Falling For Tea

A steel tea kettle has been placed directly on a campfire at night. The fire is glowing, and the smoke is circling around the kettle.

Autumn is upon us. Fall time brings an assortment of apples, pumpkins, and corn mazes to get lost in or found in. Autumn is the time I savor the richness of one of my favorite teas...Lapsang Souchong.

History 

Several logs are burning in a campfire. A grill has been placed on top of the fire, and additional logs are setting to the side of the fire.

Legend states that Lapsang Souchong was created by happenstance in the late Ming Dynasty (1368 - 1644). Numerous soldiers made camp in tea factories throughout Fujian Province, China. By the time tea garden workers resumed processing of the tea, it was too late to dry the tea leaves in the accustomed manner. The workers needed to dry the leaves quickly and thus, lit pine fires to hasten the drying of the tea. The tea was then sent to market where it was a resounding success and demand has been consistently solid for this smoky tea.

The most sought after Lapsang Souchong teas are produced in the Wuyi Shan mountain region in Fujian Province. La in the Fuzhou dialect means “pine” and Sang is translated as “wood”. Souchong is defined as a quality leaf from the Wuyi mountains tea bush. It is this tea that is purported to have been a favorite tea of Winston Churchill. 

Processing

Steam is rising from a large black cup, which is sitting on top of a tree stump outdoors. Trees are blurred in the background.

The tea derives its smokiness during two stages of the tea production. The first layer of smokiness is obtained when the leaves are withered in a room above a smoke filled chamber for approximately two hours. Afterwards, the tea is rolled and shaped into spindly needle like leaves. The leaves are then left to oxidize. When oxidation is complete the leaves are dried slowly and carefully above a smoke filled room. The leaves absorb additional smoke as they dry.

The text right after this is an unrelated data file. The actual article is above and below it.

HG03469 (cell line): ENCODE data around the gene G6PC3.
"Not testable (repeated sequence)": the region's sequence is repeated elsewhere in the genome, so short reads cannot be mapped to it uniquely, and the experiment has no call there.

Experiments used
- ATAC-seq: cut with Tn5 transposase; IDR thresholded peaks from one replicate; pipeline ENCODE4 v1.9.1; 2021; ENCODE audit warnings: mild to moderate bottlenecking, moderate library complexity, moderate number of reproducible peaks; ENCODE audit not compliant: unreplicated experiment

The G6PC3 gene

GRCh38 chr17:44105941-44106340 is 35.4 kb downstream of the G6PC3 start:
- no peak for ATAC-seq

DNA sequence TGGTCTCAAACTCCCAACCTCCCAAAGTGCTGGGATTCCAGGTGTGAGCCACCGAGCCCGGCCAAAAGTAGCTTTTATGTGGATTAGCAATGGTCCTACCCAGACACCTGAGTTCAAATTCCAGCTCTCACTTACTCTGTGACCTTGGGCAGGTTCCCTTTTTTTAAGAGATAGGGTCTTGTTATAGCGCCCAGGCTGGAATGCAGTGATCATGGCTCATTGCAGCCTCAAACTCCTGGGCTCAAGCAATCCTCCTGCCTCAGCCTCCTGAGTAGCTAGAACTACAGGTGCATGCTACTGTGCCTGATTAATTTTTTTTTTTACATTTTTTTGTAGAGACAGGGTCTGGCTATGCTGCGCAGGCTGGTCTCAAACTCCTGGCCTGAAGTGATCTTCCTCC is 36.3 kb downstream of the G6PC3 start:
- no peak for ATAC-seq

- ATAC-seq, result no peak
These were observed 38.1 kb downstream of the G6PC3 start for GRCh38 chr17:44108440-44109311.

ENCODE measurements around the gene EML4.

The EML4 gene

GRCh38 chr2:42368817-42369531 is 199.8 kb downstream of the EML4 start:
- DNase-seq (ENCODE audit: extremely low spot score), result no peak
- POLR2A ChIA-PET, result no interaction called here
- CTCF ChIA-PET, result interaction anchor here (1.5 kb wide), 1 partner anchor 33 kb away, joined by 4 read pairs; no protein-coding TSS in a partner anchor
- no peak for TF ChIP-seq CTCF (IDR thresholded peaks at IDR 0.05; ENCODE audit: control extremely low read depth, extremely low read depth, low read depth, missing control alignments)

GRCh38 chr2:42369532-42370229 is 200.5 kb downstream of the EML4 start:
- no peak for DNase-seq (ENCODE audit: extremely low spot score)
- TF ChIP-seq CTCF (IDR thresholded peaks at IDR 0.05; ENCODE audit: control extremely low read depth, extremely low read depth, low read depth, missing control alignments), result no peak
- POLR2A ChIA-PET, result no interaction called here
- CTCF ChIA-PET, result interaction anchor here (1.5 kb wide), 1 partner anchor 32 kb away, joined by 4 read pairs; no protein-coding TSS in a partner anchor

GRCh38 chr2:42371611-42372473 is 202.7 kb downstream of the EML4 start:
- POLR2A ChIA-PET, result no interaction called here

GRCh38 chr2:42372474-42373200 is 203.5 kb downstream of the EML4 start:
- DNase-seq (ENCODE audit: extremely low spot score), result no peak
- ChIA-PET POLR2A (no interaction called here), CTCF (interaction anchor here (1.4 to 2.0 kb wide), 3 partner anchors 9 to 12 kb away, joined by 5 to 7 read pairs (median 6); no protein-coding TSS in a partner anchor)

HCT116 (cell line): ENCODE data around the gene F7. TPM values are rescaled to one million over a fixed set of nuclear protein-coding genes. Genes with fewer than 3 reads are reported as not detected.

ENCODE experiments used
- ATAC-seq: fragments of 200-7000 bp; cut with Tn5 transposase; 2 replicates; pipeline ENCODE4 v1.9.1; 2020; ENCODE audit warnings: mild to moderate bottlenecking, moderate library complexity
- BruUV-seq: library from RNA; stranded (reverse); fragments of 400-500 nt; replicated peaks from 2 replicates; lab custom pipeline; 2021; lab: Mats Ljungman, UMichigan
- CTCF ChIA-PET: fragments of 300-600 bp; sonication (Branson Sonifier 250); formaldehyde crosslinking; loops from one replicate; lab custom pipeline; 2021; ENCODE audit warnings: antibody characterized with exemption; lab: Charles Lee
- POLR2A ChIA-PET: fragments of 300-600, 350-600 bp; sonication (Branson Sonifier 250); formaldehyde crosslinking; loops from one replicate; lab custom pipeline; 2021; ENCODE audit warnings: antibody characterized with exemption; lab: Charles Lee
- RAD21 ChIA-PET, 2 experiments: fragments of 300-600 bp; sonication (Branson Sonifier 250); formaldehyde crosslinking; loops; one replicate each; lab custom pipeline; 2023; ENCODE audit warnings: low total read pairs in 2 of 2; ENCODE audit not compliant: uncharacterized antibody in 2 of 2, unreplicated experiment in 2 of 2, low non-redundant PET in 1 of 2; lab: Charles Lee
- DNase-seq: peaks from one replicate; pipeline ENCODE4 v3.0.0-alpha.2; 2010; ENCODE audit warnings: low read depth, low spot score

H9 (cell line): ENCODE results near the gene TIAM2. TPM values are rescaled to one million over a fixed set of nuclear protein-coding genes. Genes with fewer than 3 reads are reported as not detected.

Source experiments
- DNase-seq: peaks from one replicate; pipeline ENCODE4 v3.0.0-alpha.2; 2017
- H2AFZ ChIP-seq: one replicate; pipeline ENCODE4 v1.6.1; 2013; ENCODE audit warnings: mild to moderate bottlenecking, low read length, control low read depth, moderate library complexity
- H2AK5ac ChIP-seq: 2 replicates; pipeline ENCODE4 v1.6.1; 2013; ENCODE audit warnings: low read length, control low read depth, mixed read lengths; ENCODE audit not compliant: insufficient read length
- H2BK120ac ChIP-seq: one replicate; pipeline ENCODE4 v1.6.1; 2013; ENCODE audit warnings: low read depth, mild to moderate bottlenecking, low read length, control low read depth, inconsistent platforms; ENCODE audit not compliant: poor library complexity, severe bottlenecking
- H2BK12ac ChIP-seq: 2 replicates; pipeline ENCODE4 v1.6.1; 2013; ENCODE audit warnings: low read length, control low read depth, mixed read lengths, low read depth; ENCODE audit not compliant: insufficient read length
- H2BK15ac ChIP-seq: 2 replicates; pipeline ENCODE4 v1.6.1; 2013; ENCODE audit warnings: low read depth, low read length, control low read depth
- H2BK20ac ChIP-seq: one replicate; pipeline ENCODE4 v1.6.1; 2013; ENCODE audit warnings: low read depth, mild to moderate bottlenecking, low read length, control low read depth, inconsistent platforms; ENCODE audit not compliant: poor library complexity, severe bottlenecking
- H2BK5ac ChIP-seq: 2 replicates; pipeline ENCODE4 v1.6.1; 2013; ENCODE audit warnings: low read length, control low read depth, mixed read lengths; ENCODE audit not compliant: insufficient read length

Flavor Profile 

A cup of tea is sitting on top of a grill. The fire is burning in the background.

Lapsang Souchong has a unique flavor profile. It is the only black tea with an intentional smoky aroma and flavor. Other teas may have an accidental smokiness due to faulty firing, baking, or drying of the tea leaves. Lapsang Souchong, on the other hand, is withered and dried above pine fires, creating a wonderful smoky pine taste.

The dry Lapsang Souchong leaf has a pine, mineral, and slightly sweet aroma with a hint of raisins or a stone fruit. It reminds me of sitting around a campfire, and roasting marshmallows. The aroma of the dry leaf also reminds me of an old library that has a roaring fire in a fireplace. A place where looking at old books is met with the coziness of an aromatic, warm and crackling fire in the fireplace.

The wet leaves of the Lapsang Souchong tea is reminiscent of cigar smoke. It has a pine, smoky, and slightly sweet aroma to the wet leaf. The sweetness in the aroma of the tea leaves lingers and blends with the smokiness from a pine fire.

The liquor has a wonderful smoky aroma that reminds me of beach bonfires, camping in the woods, or enjoying a fire at a ski lodge after a day of skiing, snowmobiling, or snowshoeing. The tea has a full body, a medium mouthfeel and a sweet finish to the flavor profile. The flavor of the tea encapsulates a forest element with a wet pine wood flavor. Lapsang Souchong has a juxtaposition of flavors all in one cup. It has a smoky, pine and slightly mineral flavor and yet, a smooth sweet finish with a hint of stone fruit (for example, apricots). A truly remarkable Lapsang Souchong should not be so overpoweringly smoky in flavor that it becomes ashy or gritty in mouth feel and taste. 

Alternative Usage 

Lapsang Souchong is a versatile tea. It can be consumed as a beverage, or used in recipes. The tea liquor can be added to barbecue sauce, chili, or stew. It pairs well with poultry, beef, or pork. The dry leaves can be used in a meat rub prior to smoking meat on a grill. The dry leaves, when used to coat the outside of a block of cheese, add visual interest and a unique flavor to the charcuterie board. Lastly, the dry leaves could be left in a bowl in a room to act as potpourri, infusing the room with a comforting campfire scent.

There are plenty of uses for Lapsang Souchong in addition to steeping and consuming it as a beverage. Have fun creatively incorporating the tea into the kitchen, hearth, and home.

Leslie

About The Author

A photo of Leslie on the patio wearing a pink cardiganLeslie Sundberg is a World Tea Academy Certified Tea Specialist, a World Tea Academy Apprentice Tea Sommelier, a Specialty Tea Institute Level IV trained Tea Specialist, and a Tea and Business Etiquette Specialist. On any given day, Leslie can be found teaching, speaking or sharing in the joys of a cup of tea.  No matter what Leslie is doing or where she is, one thing remains constant: 4:00 in the afternoon is tea time!

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